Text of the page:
No, the hon. Gentleman can sit down for a wee minute. His remarks are disappointing, because we broadly see a good cross-party consensus in the Scottish Parliament, including from the Conservative party, about moving forward. The hon. Gentleman’s rather pathetic intervention is perhaps a bit of an insult to his colleagues in the Scottish Conservative and rape clause party.
As I have said, I am acutely aware as a constituency MP that people do not choose to be on benefits. We want a Government who are willing to stand up and build a country that works for everyone, but that cannot just exist on the side of buses. During the general election campaign, the Conservatives were talking about building a country that works for everyone, but if they are serious about that, it has to work for everyone. The people whom Conservative Members denigrate and have a go at might not vote for them, but the reality is that the Government need to give them more support.
I am conscious of the time, and I want to give the Minister the opportunity to respond to the debate, but I first want to place on the record my concern about the lack of support for the WASPI women. One of the first things that I did as an MP was to bring together many of the women in my constituency who have been unfairly affected by this Government’s attack on women born in the 1950s. In my remaining time, however, I want to issue a plea to the Government to halt the roll-out of universal credit in Glasgow, end the benefits freeze and scrap the medieval, barbaric two-child policy.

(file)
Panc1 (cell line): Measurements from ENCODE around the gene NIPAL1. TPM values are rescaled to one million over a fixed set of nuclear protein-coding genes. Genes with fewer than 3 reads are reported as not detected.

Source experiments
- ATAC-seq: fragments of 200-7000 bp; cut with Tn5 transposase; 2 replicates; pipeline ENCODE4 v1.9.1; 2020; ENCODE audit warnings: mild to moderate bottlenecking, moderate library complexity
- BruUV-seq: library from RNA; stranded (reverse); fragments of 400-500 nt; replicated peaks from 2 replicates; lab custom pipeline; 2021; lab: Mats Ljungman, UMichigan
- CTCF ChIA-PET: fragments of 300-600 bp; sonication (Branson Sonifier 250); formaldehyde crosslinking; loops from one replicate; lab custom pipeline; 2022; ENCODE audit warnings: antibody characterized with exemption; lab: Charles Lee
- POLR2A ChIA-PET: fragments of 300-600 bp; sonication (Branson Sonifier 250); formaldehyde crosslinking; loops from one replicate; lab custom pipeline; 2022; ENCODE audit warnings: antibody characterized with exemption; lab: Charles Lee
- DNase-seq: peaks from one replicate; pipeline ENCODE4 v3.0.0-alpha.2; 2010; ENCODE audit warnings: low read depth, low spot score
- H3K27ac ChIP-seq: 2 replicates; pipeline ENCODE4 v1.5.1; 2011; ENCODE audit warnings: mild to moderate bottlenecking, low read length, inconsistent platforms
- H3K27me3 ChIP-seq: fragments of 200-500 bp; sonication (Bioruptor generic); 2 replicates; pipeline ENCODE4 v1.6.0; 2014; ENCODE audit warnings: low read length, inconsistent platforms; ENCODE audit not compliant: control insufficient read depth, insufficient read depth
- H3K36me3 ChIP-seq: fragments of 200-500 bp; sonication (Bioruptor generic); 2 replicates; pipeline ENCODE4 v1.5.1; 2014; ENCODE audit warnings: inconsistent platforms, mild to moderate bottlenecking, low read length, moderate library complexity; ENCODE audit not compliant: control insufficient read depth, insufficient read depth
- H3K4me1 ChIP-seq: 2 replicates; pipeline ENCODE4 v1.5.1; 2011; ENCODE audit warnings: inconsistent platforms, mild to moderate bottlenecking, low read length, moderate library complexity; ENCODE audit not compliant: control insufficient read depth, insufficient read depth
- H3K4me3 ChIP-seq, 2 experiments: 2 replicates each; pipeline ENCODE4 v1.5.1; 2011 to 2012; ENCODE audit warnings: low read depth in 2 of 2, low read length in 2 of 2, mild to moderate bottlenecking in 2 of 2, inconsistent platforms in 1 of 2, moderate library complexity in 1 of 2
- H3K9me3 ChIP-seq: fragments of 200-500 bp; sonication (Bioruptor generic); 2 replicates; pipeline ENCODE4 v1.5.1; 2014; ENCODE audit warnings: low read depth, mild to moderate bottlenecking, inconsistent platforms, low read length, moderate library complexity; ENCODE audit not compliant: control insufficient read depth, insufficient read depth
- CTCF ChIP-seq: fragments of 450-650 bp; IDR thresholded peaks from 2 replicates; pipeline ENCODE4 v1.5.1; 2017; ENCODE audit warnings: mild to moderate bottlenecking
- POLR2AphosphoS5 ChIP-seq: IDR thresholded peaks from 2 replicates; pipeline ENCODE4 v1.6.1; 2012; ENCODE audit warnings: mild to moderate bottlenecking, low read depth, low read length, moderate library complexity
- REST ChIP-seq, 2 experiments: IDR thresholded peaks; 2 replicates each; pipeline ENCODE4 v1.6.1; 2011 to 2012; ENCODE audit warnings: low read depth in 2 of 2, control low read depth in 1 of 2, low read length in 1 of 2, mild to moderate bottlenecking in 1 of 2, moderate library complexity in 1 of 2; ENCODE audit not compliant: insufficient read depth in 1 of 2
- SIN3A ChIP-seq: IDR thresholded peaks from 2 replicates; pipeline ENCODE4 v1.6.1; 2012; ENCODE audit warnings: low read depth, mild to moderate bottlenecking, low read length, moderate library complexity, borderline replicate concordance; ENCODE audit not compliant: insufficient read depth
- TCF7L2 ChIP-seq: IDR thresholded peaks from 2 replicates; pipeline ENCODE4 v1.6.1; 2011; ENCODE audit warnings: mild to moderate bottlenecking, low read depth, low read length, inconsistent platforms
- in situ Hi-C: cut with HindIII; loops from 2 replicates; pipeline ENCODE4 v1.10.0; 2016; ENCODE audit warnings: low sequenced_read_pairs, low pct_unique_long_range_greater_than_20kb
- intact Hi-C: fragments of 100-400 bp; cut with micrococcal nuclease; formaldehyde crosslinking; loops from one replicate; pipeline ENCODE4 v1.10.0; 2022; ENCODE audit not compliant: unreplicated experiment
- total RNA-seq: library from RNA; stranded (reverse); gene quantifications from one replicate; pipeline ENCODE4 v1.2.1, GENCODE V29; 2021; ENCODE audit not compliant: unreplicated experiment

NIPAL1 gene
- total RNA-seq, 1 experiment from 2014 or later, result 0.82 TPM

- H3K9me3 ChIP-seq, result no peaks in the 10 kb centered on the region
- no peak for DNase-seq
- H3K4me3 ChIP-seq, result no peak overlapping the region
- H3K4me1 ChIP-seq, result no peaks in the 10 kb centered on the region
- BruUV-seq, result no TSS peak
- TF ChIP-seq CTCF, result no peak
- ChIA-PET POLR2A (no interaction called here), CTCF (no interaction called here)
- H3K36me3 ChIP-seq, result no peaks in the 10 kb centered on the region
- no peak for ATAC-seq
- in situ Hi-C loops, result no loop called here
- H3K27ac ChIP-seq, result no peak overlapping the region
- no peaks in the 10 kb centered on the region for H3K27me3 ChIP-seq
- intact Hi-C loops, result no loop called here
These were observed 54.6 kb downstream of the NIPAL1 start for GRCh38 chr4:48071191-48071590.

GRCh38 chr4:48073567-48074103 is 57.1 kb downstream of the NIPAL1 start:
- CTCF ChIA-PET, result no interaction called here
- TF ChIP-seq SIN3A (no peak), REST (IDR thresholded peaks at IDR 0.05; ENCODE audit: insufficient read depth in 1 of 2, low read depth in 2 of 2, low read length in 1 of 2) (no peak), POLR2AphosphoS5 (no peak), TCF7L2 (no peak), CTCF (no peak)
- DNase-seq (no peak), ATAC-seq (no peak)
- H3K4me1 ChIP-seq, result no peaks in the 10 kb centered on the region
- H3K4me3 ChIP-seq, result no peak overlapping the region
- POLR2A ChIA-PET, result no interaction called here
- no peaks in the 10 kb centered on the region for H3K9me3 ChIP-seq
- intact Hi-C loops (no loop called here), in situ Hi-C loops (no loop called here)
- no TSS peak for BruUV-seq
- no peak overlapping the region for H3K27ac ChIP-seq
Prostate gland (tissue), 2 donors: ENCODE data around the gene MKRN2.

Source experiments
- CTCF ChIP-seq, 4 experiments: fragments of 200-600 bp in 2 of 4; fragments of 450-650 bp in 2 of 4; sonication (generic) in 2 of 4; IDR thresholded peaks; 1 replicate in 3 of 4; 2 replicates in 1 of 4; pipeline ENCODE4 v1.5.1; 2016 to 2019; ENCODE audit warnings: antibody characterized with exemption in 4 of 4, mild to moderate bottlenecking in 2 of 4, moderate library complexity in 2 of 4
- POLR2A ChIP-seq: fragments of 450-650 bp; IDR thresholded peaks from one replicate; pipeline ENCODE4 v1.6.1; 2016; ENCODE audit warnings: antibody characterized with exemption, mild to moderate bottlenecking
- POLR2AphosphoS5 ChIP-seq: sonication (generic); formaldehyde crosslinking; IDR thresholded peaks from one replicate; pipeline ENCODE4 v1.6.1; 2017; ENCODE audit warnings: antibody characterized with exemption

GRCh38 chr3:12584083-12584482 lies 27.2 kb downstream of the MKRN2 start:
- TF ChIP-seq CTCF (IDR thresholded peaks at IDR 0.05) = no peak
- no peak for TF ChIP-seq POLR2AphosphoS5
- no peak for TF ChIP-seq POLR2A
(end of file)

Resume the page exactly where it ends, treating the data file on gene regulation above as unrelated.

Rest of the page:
Before I entered this House, I worked for my hon. Friend Alison Thewliss—I am glad to see her here—and she has doggedly pursued the Government over its barbaric rape clause and medieval two-child policy.